The sign in front of the Speaking Volumes: Transforming Hate exhibition leads with words by Dr. Martin Luther King Jr.: “Returning violence for violence multiplies violence, adding deeper darkness to a night already devoid of stars …” This quote is from Strength to Love, an evergreen collection from 1963 about religious values, specifically of love and the power of earnest human compassion. These texts weren’t meant to be topical, but King wrote several while jailed for holding a prayer vigil. King’s words of nonviolence, compassion and humanism set the tone for the way the pieces at the Springville Museum of Art process hatred, creating new political and social implications. The exhibition has been accumulating pieces since the last decade, and so their brand of engaging white nationalism has an uneasy translation into 2018, when white supremacy is mainstream. Some pieces seemed to age poorly while others felt fresh, but with each piece, I was invariably having a conversation with myself about race and white nationalism that I clearly needed to have.
I went to Speaking Volumes with my partner, who consistently had different initial reactions to pieces. The premise of the show is built off a racist text from the ’70s: In 2004, a defecting leader of the “Creativity Movement” provided the Montana Human Rights Network 4,000 copies of its primary text, which was the religious group’s “bible”—white supremacist dreck. Though not every single piece uses the text as its base, most do as either a jumping-off point or an opportunity to literally reform the pages. Clarissa Sligh uses the text in “Red Crowned Crane” (2007), in which dozens of hanging cranes, constructed from the defector’s text, surround her. Sligh says, “As an African American artist, I could not turn down the invitation to create an artwork that would respond to these books.” Sligh processes the existence of this drivel and gives it a new physical form. “I learned to turn the pages of the books into origami cranes,” she writes. “My fingers were stiff and clumsy. My folds were irregular, imprecise. But I continued folding.”
More challenging was Jane Waggoner Deschner’s “The Way Things Go, and Don’t” (2007), which felt aged. Below Sligh and her cranes is a table of several copies of the white supremacist bible propped up vertically, each wearing a custom-knit hat. “Reading the words of the white supremacists, I could never make sense of their hatred,” writes Deschner. “But I can show compassion for them as fellow human beings and transform their words into something that speaks differently.” This sat poorly with me and felt odd even for a decade ago—humanizing white nationalists feels like straight bad praxis. (The hats seemed well-made.) My partner pointed out that oppressive views wouldn’t stamp themselves out. Oppression would never die that way. We talked about our position as white people and agreed that it was our job to engage white nationalists who argue on a good-faith basis—if they would reciprocate. I realized from Deschner that you knit when it’s productive. You bring together the people you can, because that’s earnest human compassion, and you don’t begrudge any oppressed person of explaining why they’d rather not.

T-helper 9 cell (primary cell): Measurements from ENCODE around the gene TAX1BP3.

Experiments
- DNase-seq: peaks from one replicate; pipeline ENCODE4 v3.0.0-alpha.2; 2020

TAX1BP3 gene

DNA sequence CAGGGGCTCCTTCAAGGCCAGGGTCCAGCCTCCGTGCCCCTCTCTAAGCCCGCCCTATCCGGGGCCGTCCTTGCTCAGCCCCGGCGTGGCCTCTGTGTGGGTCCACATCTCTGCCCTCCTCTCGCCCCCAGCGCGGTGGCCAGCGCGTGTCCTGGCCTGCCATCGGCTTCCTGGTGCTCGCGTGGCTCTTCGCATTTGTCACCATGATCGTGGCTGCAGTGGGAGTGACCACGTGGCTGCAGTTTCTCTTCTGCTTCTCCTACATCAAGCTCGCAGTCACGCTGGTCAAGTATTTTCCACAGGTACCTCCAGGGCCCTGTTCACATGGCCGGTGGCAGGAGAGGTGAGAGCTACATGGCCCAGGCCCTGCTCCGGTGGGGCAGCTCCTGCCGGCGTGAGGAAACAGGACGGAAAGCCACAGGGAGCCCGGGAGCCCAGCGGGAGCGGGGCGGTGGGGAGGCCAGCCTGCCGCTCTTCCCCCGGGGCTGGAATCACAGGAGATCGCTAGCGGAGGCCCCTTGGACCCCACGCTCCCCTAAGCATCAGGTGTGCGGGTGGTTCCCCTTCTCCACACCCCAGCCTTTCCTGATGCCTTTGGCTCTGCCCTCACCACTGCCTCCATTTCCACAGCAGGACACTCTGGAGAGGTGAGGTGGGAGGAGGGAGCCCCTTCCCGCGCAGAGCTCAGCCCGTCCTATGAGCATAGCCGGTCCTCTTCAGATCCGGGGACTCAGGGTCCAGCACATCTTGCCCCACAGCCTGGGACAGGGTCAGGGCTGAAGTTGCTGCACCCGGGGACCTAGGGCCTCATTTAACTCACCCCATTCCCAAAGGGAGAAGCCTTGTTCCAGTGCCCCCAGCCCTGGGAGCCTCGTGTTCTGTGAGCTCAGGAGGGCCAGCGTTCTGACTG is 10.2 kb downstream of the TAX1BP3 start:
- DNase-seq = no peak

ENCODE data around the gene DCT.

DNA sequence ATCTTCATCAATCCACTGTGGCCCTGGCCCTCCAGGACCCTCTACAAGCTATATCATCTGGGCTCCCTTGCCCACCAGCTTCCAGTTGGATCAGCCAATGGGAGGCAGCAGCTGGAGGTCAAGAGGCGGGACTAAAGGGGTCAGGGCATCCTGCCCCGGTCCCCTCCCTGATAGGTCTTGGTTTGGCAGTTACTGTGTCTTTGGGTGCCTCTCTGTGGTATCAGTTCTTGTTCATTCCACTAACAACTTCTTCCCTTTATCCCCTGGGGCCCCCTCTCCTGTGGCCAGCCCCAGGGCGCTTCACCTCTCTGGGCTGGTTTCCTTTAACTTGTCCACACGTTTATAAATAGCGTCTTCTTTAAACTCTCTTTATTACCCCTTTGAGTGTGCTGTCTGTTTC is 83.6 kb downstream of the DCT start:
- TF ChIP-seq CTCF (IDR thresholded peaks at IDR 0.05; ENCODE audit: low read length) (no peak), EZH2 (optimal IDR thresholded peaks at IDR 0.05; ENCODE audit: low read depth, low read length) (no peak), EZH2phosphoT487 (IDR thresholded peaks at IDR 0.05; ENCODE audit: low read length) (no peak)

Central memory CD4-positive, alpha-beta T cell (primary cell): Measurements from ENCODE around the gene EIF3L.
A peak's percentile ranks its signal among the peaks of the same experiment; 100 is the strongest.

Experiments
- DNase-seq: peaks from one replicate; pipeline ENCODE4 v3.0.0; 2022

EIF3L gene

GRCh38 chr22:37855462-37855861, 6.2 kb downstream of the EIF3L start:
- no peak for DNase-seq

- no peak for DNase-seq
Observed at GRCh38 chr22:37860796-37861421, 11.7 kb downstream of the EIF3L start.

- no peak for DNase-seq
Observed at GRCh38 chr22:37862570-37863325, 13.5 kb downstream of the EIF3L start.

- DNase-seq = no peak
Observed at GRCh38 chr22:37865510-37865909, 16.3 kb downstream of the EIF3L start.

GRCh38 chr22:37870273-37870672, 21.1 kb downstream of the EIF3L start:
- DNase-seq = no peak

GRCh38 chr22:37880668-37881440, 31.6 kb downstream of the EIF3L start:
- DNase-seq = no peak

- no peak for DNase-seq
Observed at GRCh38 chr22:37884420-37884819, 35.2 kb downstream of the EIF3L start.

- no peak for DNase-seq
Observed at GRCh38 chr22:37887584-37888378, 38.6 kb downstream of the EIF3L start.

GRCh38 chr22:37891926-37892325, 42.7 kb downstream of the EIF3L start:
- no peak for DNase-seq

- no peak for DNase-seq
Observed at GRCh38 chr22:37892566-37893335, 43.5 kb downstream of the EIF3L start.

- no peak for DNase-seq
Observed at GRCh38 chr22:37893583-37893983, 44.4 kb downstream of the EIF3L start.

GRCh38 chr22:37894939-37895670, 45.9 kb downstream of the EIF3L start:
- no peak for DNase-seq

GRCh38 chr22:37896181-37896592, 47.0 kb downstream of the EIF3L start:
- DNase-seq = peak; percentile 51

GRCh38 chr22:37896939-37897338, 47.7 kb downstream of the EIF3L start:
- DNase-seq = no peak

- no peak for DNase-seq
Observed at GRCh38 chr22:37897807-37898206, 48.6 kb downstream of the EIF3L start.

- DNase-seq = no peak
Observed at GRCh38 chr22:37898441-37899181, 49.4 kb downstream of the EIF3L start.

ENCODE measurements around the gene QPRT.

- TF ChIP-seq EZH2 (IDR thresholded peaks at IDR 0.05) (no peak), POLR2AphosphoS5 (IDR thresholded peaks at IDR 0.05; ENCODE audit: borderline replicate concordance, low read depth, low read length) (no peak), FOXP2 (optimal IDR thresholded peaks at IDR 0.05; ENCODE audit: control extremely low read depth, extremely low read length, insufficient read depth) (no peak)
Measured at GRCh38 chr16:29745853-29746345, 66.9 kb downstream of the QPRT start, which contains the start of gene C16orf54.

Throughout, we were having this discussion and engaging with each other’s political reactions to certain pieces as well as our emotional responses. I was grateful for the space to do this, especially because I was so back and forth on what I was thinking. I hated the late Jim Riswold’s “Himmler’s Homework” (2005) and “The Hitlermobile” (2006). Both are toy reincarnations of Hitler and his head SS officer. At first, I enjoyed how reductive it was to infantilize Hitler, but I paused at the description. “Every evil dictator worth his salt has a sweet ride. Adolf Hitler was no exception.” Suddenly, it felt kitschy and weirdly sentimental, something I don’t harbor for anti-semitism or its imagery.
Faith Ringgold’s “Hate is a Sin Fem Fable” (2007) is a creation fable for the first time she was called the N-word. In it, a white man’s son begins to bear resemblance to “Negroids,” and as he casts his own son out, the boy tells his father, “I love you … but now my blood is on your hands.” Ringgold’s piece is opportunity for healing. “Illegal Alien’s Guide to Critical Theory” (2007) works through the ways U.S. immigration policy is inherently dehumanizing. Enrique Chagoya’s lithograph shows a person lying down as red and white squares tumble from his head—below him stereotypes of immigrants repeat shallow rhetoric on the effect of immigration. Across from these sits Robbie McClaran’s 1990s photograph of Timothy McVeigh, the Oklahoma City bomber. McVeigh’s face, though imprisoned in orange and white, is so smug. He looks pleased with the attention, and my partner and I wondered if a face as pathetic as his deserved space in the exhibition against powerfully uplifting pieces like Ringgold’s. The difference may be in whether we are watching the artist process hate or whether we are being asked to do so—or both.
There are so many more works by so many more artists from marginalized communities here. This is political, personal and requires you to confront yourself. It’s hard, and it’s a space we should all try to live in more earnestly. Speaking Volumes: Transforming Hate runs until June 2 at the Springville Museum of Art. Find more information at smofa.org.